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Ahmad Bamba: “The only weapons I will use to fight my enemies are pen and ink”

“Currently, there is a global battle under way for the soul of Islam. Why? What and where are the battle lines? Who will win? And how does this affect the West?” While much ink has been spilled on the topic of a supposed “clash of civilisations” between the West and the Muslim world, Ed Husain thinks that the key struggle of our time is within Islam itself. The battle lines in this struggle, as he describes it in his new book The House of Islam, are clearly demarcated. On the one side stand the radical Islamists, who adhere to the puritanical and exclusivist theology of Salafism or Wahhabism (the Saudi version of Salafism), and seek to establish a harsh version of God’s rule upon earth through jihad. On the other stand traditional, conservative Muslims, who, if they are Sunnis, adhere to the rationally-minded Ash’ari school of theology, take their knowledge of the sharia from one of the four traditional schools of law (and are perfectly comfortable with the existence of the other three), and practise a form of piety heavily influenced by Sufism, the spiritual or mystical dimension of Islam, just as most Muslims did in the age of the Ottoman and Mughal empires.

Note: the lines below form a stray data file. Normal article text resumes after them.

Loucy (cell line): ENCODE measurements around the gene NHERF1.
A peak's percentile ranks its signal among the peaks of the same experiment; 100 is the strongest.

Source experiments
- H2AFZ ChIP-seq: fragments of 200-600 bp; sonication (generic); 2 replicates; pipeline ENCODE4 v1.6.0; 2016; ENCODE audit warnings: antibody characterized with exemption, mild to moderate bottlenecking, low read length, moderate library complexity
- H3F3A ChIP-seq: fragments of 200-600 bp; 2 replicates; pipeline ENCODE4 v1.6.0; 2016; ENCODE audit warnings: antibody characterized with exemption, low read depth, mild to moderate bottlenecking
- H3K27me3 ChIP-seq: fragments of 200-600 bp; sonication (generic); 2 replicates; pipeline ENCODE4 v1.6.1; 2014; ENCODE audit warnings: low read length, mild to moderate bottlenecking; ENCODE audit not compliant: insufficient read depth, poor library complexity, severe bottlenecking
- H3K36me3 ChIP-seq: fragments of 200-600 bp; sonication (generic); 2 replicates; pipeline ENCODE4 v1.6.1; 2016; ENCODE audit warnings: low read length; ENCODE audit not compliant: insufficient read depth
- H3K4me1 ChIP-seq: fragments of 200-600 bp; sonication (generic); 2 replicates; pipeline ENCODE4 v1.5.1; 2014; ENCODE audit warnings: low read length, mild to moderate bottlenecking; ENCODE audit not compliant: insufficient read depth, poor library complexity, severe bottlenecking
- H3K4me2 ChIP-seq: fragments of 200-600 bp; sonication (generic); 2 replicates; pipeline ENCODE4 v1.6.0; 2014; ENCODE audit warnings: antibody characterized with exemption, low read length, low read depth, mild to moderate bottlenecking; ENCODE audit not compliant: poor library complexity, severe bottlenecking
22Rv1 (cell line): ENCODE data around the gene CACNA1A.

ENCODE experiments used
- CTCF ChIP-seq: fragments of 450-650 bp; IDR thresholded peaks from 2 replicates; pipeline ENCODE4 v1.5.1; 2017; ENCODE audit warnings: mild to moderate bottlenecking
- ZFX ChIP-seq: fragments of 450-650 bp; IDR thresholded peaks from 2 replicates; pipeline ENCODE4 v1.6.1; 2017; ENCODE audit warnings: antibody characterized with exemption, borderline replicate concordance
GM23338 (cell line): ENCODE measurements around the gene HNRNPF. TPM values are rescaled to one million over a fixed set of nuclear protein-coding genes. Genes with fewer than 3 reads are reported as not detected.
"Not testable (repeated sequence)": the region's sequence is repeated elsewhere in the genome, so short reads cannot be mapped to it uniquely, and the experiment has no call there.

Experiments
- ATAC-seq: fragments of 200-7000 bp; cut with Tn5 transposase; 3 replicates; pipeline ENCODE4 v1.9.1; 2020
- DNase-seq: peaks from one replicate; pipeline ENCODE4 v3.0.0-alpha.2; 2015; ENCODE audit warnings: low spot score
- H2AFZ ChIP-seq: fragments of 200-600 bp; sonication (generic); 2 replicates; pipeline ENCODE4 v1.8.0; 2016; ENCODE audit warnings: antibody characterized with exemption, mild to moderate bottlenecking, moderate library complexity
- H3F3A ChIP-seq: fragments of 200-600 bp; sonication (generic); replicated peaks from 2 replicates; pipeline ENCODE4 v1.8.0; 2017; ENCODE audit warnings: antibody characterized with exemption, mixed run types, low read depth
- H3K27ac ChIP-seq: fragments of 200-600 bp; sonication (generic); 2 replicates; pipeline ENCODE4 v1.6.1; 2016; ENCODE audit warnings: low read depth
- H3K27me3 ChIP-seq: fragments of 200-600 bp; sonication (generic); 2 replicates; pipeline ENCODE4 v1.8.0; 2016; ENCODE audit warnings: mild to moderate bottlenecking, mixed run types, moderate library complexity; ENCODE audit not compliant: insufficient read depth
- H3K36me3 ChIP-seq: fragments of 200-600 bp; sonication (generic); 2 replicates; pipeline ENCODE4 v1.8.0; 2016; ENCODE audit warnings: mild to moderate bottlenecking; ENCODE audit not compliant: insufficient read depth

Those who know Husain’s autobiography The Islamist (2007) will know that he has stood at one time or another on both sides of this divide. As a teenager he joined the Islamist group Hizb-ut-Tahrir, whose principal goal is to establish a global caliphate, before he saw the light and returned to the Sufi-inspired Islam of his Bengali parents. Together with Maajid Nawaz, another former Hizb-ut-Tahrir member (whose own memoir Radical is a complementary and equally engaging account of the radicalisation process), he founded the prominent UK-based anti-extremist organisation Quilliam, and has since consistently argued for a peaceful, open-minded form of Islam that is compatible with the West.

Of course, Husain’s neat depiction of the Islamic battle of ideas is something of an oversimplification. As the Russian scholar of Sufism Alexander Knysh has demonstrated, Sufis and Salafis do not neatly correspond to peace-loving mystics and militant jihadists. Husain himself dwells upon the Sufi affiliations of Hassan al-Banna, the founder of the Muslim Brotherhood, historically the most prominent Islamist organisation in the Arab world  and which has often been linked to jihadist violence. Yet, at a low-resolution level (to use a term now being popularised by Jordan Peterson), Husain’s dichotomy is a helpful one. The world would certainly be a much better place if those young Muslims who were attracted to IS or Hizb-ut-Tahrir instead found meaning and spiritual succour in the Qadiri, Naqshbandi or Chishti Sufi orders, or devoted themselves to the study of Hanafi or Shafi‘i jurisprudence or Ash’arite theology.
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